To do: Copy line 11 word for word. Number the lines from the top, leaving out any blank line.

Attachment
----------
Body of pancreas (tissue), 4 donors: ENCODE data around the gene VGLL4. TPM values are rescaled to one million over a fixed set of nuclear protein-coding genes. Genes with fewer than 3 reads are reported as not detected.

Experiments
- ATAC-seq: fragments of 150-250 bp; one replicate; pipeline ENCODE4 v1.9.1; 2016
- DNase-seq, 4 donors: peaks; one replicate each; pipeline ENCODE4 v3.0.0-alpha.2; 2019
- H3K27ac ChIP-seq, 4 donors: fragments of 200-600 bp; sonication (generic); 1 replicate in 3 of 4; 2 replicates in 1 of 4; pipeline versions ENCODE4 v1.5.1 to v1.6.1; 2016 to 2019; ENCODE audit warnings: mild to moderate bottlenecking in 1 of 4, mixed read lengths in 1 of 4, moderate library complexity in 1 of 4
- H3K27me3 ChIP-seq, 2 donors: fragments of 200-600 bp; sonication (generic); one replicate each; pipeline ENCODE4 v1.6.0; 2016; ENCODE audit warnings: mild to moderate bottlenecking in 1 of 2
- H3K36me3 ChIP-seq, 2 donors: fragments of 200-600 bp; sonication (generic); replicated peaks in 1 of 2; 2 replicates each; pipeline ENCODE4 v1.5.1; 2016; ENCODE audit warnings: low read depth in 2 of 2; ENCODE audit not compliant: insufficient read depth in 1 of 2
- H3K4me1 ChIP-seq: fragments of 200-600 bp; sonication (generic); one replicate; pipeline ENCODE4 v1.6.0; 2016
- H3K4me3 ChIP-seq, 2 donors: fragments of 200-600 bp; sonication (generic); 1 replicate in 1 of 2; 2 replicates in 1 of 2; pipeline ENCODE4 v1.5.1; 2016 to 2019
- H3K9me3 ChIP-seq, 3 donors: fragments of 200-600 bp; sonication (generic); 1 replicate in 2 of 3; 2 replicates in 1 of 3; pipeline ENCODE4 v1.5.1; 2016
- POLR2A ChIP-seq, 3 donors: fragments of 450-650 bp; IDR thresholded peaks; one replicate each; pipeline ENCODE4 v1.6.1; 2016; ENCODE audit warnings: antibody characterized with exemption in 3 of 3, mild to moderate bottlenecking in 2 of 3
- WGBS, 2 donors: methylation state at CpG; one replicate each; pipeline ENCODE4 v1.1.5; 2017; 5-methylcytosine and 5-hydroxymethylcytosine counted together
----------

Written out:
- POLR2A ChIP-seq, 3 donors: fragments of 450-650 bp; IDR thresholded peaks; one replicate each; pipeline ENCODE4 v1.6.1; 2016; ENCODE audit warnings: antibody characterized with exemption in 3 of 3, mild to moderate bottlenecking in 2 of 3